Posts Tagged ‘awakeFromNib’

What’s awakeFromNib for?

Sometimes traversing through the life-cycle callbacks of view loading on the iPhone still gives me a headache.  Especially when using Interface Builder (IB) as part of the UI development, finding the right method to override in order to get your custom drawing/init/etc. done can be more difficult than it may seem.  Recently, I was lost again in the quagmire of methods to choose from when building a custom UIView subclass that provided some basic look-and-feel customization over the standard view structure  The answer that was revealed to me is today’s tip.

awakeFromNib

The commonly recommended place to do custom initialization for custom views is in the

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initWithFrame

or

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initWithCoder

methods.  When you are defining parts of your UI in IB,

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initWithCoder

is the one of these that is called by the nib-loading code.  However, it is usually the case that any work done with members declared as IBOutlet are still nil at this point, so your custom changes will fall on deaf ears.  This drives many developers to put custom initialization code in the

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viewDidLoad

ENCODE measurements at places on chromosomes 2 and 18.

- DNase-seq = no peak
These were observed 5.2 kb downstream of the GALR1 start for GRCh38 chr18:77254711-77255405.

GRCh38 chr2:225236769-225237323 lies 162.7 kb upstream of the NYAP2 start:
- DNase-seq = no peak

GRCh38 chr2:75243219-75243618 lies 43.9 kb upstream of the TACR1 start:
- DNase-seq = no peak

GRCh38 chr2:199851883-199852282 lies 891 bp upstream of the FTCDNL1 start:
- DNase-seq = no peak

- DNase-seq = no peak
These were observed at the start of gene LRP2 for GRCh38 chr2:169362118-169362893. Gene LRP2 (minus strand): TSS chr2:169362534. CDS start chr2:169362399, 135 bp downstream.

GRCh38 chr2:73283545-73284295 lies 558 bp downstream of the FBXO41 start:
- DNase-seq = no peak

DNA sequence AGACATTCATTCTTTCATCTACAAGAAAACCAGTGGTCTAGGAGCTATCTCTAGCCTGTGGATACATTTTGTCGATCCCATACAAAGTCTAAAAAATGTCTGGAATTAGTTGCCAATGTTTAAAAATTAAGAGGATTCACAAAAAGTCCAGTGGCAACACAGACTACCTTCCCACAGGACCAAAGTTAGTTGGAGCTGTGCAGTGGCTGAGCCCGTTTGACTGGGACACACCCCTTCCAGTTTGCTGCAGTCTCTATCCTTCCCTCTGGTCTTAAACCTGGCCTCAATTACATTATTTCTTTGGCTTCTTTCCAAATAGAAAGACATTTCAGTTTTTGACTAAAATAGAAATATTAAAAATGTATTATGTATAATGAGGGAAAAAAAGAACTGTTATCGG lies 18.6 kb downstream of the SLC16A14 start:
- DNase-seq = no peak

method of the view controller…because it works.  The problem here is a conceptual one.  You are no longer encapsulating all of the custom functionality for your view in the view class, some of the required custom code is leaking out into the controller.  You are now relying on code in the custom view’s container to provide some of the needed functionality to properly initialize the view, which makes the code brittle.

Enter

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awakeFromNib

; a UIKit addition to NSObject that receives a message from the nib-loading code after all the outlets and actions have been connected for all objects inside the nib file.  Apple states that “When an object receives an

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awakeFromNib

message, it is guaranteed to have all its outlet and action connections already established.”  This means you can now comfortably make some changes to properties that would have otherwise been nil during the init phase.  This allows you to put that custom code back into the view subclass, properly encapsulating the functionality.